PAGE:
• Real-Life Mario Karting!


    Admit it: you’ve wondered what real-life Mario Kart would be like.

    OK, I’ll stop projecting. Personally, I take my Mario Kart very seriously and have several lifelong rivalries with friends to prove it. I just wish they all had been with me at SXSW in Austin, TX, this year so that we could have settled the score once and for all with the real-life version.

    That’s right, real-life Mario Kart.

    And no, this wasn’t just go-karting with Nintendo branding plastered all over the karts. I’m talking Mario Kart essentials in real-life: speed bursts, turtle shells (of sorts) and four-player split screens.

    In order to cross-promote Nintendo’s new Mario Kart 8 with a new Pennzoil motor oil, the two companies joined forces to create the most accurate version of the beloved racing game on a real-life track (that wouldn’t result in an injury lawsuit).

    Here’s how it worked: each kart was outfitted with an RFID tag reader that registered RFID tags on the track. These tags were item icons: speed bursts,

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  • Can Your Manicure Do This?

    If there’s one problem with extension nails (so I’ve heard), it’s not being able to type easily with them on a smartphone. Touchscreens register body energy through fingers, but fake nails don’t conduct energy.

    Dr. Sri Vellanki, a Montana-based dermatologist, kept bumping up against this problem and decided to solve it. “Some people have bigger hands and long nails and those things get in the way and aren’t very accurate,” she said.

    Nano Nails, Dr. Vellanki’s invention, are fingernail styluses that look like regular nail extensions. They’re made with a conductive polymer that conducts your body energy so that your phone’s touch screen registers your touch. As a bonus, Nano Nails can be manicured just like any other nail extension.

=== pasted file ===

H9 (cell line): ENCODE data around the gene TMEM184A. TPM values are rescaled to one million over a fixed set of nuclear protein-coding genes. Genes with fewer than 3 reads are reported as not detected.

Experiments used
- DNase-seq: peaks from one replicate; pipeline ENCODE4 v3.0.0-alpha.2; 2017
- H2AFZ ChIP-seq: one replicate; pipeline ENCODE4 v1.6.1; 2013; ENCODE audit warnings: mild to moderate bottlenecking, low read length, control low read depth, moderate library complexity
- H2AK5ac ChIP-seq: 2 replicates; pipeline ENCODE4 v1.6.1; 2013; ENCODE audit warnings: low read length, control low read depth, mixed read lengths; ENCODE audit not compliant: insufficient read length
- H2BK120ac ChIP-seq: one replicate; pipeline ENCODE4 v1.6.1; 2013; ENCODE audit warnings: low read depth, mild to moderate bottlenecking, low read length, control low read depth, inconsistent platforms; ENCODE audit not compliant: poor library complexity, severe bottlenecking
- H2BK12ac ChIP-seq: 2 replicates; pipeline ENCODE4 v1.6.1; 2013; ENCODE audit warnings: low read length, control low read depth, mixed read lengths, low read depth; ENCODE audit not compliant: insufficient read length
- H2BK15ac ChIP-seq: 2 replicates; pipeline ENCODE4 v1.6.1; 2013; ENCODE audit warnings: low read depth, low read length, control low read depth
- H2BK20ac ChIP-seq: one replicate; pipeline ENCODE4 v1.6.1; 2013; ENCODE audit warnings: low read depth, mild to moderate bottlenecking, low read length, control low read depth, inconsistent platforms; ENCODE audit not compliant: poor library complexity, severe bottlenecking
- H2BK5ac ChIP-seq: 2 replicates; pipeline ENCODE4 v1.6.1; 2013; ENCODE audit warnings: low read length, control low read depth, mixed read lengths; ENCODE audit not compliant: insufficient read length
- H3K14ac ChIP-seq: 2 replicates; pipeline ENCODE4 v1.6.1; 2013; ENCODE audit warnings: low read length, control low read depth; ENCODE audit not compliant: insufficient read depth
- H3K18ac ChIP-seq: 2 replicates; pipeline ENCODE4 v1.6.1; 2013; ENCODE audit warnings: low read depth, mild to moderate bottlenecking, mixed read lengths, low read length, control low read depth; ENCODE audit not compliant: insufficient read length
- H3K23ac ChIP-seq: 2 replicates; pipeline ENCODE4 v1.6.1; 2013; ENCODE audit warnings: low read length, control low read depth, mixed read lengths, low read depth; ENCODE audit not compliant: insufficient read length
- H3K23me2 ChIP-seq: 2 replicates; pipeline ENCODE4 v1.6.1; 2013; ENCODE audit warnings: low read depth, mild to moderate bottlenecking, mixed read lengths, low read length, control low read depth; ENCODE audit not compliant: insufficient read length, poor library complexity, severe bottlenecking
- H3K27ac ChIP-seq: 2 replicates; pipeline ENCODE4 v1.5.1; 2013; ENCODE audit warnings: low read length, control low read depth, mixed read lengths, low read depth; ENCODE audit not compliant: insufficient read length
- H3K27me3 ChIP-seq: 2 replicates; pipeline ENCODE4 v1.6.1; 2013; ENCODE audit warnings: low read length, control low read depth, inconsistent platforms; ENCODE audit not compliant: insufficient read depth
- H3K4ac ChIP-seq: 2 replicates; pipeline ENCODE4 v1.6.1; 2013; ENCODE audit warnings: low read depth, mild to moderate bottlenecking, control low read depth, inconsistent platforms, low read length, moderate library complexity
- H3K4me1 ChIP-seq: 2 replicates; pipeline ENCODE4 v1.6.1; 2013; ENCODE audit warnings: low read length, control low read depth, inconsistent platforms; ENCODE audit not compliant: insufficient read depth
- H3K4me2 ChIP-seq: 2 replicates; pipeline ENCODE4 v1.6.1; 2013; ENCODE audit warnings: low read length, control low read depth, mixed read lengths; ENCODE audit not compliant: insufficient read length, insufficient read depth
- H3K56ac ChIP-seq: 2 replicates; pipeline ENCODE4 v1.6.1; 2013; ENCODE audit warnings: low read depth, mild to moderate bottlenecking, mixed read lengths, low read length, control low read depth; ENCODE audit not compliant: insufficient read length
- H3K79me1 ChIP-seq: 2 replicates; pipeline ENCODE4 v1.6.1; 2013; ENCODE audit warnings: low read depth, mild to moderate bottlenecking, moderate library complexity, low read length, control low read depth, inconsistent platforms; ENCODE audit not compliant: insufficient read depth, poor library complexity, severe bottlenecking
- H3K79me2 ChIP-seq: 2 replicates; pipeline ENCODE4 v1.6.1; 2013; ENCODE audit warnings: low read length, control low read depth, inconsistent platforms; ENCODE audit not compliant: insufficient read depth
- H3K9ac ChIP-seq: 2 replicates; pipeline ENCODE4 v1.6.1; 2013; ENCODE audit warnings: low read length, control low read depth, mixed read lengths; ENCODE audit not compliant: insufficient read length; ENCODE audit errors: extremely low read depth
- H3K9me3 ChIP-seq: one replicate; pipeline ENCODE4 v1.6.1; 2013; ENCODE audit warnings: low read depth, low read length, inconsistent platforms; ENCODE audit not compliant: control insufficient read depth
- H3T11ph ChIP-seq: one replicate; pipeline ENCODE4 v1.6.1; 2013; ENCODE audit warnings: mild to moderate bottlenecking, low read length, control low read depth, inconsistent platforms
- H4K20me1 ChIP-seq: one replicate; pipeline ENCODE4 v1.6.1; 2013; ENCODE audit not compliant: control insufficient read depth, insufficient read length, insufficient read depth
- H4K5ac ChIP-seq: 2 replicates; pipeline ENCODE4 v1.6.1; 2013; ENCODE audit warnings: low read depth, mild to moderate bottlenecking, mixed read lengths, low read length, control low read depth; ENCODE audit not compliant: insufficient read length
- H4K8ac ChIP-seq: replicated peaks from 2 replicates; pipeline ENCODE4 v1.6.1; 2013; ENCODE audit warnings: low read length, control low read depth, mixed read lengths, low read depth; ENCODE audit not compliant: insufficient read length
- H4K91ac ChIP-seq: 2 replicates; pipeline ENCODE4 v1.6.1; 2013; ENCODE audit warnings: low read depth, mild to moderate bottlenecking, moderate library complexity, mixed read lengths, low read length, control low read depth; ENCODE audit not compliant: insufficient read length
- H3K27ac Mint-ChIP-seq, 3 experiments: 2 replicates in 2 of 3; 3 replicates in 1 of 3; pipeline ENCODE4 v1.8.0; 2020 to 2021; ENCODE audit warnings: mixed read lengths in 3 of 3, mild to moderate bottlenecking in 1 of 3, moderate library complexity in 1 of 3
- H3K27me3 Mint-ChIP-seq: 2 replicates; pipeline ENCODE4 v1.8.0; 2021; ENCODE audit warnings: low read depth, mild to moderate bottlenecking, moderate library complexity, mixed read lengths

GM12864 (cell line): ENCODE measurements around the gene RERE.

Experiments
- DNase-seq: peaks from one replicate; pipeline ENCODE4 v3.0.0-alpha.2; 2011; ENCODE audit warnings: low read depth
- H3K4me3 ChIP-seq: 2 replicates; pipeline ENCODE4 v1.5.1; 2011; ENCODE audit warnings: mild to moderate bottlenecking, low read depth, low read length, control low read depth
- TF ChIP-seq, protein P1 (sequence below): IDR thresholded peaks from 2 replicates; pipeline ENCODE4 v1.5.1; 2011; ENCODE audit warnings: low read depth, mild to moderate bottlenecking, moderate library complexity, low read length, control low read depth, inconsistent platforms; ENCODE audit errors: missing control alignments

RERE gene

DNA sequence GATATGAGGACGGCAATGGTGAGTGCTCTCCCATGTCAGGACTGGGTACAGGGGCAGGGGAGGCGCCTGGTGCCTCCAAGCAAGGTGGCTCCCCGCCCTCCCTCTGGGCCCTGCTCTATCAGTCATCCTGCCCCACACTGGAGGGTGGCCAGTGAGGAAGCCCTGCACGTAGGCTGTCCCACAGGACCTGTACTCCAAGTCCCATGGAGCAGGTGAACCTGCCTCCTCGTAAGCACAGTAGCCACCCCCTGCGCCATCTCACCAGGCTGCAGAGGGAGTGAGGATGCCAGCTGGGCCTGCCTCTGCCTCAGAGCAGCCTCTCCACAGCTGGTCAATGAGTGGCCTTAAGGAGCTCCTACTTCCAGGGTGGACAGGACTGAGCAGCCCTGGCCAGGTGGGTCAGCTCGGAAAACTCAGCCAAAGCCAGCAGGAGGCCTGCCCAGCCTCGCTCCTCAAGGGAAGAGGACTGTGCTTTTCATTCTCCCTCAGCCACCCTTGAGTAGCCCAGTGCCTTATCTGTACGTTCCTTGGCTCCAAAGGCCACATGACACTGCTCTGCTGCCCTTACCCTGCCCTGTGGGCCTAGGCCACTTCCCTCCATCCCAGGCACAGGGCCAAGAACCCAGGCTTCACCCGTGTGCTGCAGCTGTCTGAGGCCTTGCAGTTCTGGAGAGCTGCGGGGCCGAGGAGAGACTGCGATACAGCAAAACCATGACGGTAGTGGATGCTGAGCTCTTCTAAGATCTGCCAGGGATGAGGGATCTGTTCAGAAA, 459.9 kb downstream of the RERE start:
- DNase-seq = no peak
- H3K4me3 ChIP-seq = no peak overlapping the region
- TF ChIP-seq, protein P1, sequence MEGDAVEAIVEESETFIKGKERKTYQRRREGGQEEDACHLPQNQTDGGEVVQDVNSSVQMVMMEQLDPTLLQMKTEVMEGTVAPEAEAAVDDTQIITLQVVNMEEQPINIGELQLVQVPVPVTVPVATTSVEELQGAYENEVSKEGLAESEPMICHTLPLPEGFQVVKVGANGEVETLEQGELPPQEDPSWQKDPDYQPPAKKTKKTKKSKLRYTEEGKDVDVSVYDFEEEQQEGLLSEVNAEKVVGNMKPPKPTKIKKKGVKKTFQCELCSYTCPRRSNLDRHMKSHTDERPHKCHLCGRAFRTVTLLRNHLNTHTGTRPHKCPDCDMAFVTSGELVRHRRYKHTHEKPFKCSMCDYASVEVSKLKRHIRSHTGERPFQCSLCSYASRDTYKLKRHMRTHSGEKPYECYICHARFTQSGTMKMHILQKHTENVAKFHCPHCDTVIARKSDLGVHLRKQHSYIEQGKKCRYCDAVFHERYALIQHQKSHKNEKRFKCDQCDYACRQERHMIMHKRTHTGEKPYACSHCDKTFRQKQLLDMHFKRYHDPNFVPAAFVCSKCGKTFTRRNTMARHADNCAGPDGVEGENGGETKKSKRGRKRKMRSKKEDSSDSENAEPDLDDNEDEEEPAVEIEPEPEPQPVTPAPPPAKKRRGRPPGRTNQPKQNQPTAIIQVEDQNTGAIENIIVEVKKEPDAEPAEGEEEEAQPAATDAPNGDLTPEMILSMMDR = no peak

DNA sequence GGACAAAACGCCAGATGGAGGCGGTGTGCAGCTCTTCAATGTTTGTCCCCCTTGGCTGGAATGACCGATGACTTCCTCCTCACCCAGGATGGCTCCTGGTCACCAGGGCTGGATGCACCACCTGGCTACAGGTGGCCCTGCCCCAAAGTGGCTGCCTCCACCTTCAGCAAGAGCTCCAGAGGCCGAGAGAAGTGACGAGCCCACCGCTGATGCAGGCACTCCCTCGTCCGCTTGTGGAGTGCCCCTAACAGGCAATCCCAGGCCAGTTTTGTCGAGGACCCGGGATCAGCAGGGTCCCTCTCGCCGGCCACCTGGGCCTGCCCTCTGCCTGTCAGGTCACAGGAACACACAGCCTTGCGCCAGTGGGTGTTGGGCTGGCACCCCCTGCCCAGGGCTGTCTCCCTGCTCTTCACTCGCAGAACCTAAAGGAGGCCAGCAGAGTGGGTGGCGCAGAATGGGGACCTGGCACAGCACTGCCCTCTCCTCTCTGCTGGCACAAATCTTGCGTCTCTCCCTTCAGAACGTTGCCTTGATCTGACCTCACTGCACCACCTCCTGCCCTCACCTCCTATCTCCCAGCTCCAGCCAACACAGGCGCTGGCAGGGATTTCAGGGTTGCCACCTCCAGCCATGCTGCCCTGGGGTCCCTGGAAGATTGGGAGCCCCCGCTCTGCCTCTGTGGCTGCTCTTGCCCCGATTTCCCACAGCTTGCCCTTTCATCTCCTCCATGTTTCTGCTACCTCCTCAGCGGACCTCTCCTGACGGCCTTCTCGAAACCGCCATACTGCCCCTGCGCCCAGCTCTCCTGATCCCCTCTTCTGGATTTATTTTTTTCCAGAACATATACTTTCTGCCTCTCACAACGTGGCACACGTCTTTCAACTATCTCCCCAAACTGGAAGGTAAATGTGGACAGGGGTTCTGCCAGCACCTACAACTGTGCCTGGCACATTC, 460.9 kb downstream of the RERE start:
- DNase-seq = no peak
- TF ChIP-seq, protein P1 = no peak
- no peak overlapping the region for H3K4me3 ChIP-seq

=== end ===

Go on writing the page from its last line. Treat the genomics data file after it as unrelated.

“It has a flat tip, which activates your touch screen,” said Dr. Vellanki. “When you use it you can really see what you want to touch.”

    Each Nano Nail lasts at least one week, said Dr. Vellanki. They will come in two sizes, small and large, and will cost

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  • Ann Makosinski was just another teenager with another science project when she joined her local science fair in Victoria, Canada, last year. Her invention, a flashlight that is powered solely from hand heat, took second place at the competition.

    Ann, 16, and her parents, both of whom are HAM radio operators and like to fiddle with electronics, were satisfied with that result.

    “It’s a very simple project,” said Arthur Makosinski, Ann’s father. “It has four electrical components. Let’s move on and do something different.”

    But had Ann left her project in Victoria, situated just 25 miles north of Washington State, the world may have missed out on a light source that doesn’t use batteries, solar power or wind energy.

    Think about that for a moment: a flashlight that shines for as long as you hold onto it. No more scrambling for and chucking away AA batteries. It could have an immediate impact on more than 1.2 billion people -- one-fifth of the world’s population -- who, according to the

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